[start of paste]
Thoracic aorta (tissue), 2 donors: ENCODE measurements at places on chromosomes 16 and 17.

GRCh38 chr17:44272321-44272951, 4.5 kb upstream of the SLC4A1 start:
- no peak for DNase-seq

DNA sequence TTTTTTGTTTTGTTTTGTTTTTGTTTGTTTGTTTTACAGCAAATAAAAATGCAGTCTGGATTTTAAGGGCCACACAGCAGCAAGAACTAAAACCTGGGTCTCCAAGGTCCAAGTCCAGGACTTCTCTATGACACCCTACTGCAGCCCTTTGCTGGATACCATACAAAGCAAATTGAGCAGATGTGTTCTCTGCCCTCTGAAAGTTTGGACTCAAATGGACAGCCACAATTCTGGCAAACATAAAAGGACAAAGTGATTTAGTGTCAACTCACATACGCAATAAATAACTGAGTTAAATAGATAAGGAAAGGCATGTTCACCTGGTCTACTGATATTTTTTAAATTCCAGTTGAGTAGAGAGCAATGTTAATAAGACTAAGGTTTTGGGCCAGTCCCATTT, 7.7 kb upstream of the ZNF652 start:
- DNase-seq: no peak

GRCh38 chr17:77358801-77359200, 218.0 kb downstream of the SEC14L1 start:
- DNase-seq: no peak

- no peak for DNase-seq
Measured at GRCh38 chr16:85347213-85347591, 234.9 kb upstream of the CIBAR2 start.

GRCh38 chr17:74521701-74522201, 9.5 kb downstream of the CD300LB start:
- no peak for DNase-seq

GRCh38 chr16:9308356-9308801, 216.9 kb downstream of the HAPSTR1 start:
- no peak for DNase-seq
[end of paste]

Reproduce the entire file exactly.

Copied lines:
Thoracic aorta (tissue), 2 donors: ENCODE measurements at places on chromosomes 16 and 17.

GRCh38 chr17:44272321-44272951, 4.5 kb upstream of the SLC4A1 start:
- no peak for DNase-seq

DNA sequence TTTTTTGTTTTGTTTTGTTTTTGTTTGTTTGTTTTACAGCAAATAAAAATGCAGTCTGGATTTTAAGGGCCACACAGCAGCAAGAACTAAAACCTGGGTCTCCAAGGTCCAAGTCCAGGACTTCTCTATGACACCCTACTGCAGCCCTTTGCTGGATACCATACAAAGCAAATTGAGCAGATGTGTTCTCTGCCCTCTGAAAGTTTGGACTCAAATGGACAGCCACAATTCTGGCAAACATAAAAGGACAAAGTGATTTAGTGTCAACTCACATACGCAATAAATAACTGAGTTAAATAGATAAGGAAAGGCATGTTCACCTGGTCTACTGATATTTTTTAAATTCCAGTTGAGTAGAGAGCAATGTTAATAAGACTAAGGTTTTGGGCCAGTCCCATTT, 7.7 kb upstream of the ZNF652 start:
- DNase-seq: no peak

GRCh38 chr17:77358801-77359200, 218.0 kb downstream of the SEC14L1 start:
- DNase-seq: no peak

- no peak for DNase-seq
Measured at GRCh38 chr16:85347213-85347591, 234.9 kb upstream of the CIBAR2 start.

GRCh38 chr17:74521701-74522201, 9.5 kb downstream of the CD300LB start:
- no peak for DNase-seq

GRCh38 chr16:9308356-9308801, 216.9 kb downstream of the HAPSTR1 start:
- no peak for DNase-seq